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Help with Volume Measurements

ParadisDruid

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Hi, 1st thread here, thanks for having me. Not sure if there are the right tags, feel free to correct me/them.

I got myself a decent enough multimeter and decided to test how loud I should listen to music. After much reading, I proceeded as follows:

1. Using REW I saved to file a 0 dBFS, 1KHz sine wave file.

2. Plugged the Sensitivity and Impedance values of my headphones (Samson SR850, Truthear X Crinacle Zero: Red, 7Hz Salnotes Zero) into this calculator to convert the required voltage for 94 dB to 85 dB.

3. Using the Multimeter, I measured the voltage coming out of my headphone amp (a humble Apple USB-C dongle, US model) while playing this file through Foobar2k (Replay Gain +- 0dB for non-tagged files), through a male-to-male TRS cable, and set Windows volume closest below the given 85 dB voltage requirement for each set.

4. Finally, for the sake of convenience given that I use Peace, I matched the voltage with the preamp slider and saved these settings as profiles (For example, while using the SR850s, Windows volume 30 + -12 dB Preamp = 38 mV as measured whiel playing the 1KHz Sine.)

Is this the correct approach to measure/limit to a reasonable degree my listening levels? What could be done differently/more efficiently? Is there any glaring mistake/ommision in this measuring method?

Also, I've noticed that giving higher values to Windows Volume while reducing the preamp further shows in Peace as if giving more headroom before signal clipping. Is this true?

Sorry if the OP is kinda confusing/convoluted to read, I'm not a native speaker.

Thanks in advance.
 

Audiofire

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Is this the correct approach to measure/limit to a reasonable degree my listening levels? What could be done differently/more efficiently? Is there any glaring mistake/ommision in this measuring method?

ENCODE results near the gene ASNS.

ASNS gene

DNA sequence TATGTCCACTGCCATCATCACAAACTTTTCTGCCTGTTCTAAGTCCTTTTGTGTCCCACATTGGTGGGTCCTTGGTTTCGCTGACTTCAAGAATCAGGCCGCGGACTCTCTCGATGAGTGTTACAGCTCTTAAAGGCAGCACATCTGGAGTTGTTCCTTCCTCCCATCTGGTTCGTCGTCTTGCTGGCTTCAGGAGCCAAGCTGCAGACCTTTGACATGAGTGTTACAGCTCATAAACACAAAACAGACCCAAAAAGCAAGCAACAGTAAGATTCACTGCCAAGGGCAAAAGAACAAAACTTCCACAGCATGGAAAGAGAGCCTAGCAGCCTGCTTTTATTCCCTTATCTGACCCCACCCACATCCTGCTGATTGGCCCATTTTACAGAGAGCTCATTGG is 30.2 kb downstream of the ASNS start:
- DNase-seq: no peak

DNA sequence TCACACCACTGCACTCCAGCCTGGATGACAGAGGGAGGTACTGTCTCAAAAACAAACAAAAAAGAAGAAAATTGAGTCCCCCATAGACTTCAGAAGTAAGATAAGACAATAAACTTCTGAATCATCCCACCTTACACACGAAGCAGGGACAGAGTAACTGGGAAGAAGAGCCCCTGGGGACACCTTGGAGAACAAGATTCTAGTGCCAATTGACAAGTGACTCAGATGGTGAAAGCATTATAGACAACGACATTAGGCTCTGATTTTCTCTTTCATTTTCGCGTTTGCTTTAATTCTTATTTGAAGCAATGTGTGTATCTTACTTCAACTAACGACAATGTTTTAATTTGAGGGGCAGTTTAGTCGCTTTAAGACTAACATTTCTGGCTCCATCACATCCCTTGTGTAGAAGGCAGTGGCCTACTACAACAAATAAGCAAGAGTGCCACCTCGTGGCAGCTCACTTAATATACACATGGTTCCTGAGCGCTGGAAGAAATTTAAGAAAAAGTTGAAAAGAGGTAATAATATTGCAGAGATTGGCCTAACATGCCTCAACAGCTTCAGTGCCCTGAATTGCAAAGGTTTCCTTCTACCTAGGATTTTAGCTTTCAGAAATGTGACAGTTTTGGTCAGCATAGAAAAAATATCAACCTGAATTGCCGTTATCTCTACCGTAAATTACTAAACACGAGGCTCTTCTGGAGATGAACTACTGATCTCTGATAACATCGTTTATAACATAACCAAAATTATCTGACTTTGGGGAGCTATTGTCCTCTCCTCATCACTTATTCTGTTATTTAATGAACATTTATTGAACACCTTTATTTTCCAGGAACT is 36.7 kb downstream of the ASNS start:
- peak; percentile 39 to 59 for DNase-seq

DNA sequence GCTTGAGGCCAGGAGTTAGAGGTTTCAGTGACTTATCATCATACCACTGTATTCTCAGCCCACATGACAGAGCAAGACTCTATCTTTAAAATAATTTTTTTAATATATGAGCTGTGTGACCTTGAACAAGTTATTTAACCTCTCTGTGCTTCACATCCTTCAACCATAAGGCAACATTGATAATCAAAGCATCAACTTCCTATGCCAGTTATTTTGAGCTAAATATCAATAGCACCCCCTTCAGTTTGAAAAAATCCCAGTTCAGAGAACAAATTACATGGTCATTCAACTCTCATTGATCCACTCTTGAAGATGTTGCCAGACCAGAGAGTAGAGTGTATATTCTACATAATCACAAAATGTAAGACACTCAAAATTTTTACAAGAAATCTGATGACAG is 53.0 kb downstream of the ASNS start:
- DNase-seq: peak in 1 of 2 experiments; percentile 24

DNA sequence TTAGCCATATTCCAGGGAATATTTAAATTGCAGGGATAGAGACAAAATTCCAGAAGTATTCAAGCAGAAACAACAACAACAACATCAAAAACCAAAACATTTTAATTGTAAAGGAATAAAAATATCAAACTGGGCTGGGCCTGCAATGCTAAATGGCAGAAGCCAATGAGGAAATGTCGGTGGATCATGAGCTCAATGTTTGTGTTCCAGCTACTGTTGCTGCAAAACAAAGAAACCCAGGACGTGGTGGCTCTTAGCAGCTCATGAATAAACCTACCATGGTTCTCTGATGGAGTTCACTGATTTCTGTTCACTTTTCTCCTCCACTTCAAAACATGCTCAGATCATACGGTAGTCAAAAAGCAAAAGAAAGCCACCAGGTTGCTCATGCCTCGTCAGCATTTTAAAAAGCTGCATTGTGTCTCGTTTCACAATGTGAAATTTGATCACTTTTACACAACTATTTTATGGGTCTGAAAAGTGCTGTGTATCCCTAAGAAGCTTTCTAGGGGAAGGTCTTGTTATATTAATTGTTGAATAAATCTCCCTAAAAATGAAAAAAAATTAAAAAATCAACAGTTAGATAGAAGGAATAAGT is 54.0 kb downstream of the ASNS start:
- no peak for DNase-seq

Listening level is rather subjective and done by listening to what feels nice. Compare the volume of normal speaking voice for example as the reference for hearing. If people already have bad hearing, they can handle higher volume level.

Also, I've noticed that giving higher values to Windows Volume while reducing the preamp further shows in Peace as if giving more headroom before signal clipping. Is this true?
Quite possible.
 

HarmonicTHD

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Hi, 1st thread here, thanks for having me. Not sure if there are the right tags, feel free to correct me/them.

I got myself a decent enough multimeter and decided to test how loud I should listen to music. After much reading, I proceeded as follows:

1. Using REW I saved to file a 0 dBFS, 1KHz sine wave file.

2. Plugged the Sensitivity and Impedance values of my headphones (Samson SR850, Truthear X Crinacle Zero: Red, 7Hz Salnotes Zero) into this calculator to convert the required voltage for 94 dB to 85 dB.

3. Using the Multimeter, I measured the voltage coming out of my headphone amp (a humble Apple USB-C dongle, US model) while playing this file through Foobar2k (Replay Gain +- 0dB for non-tagged files), through a male-to-male TRS cable, and set Windows volume closest below the given 85 dB voltage requirement for each set.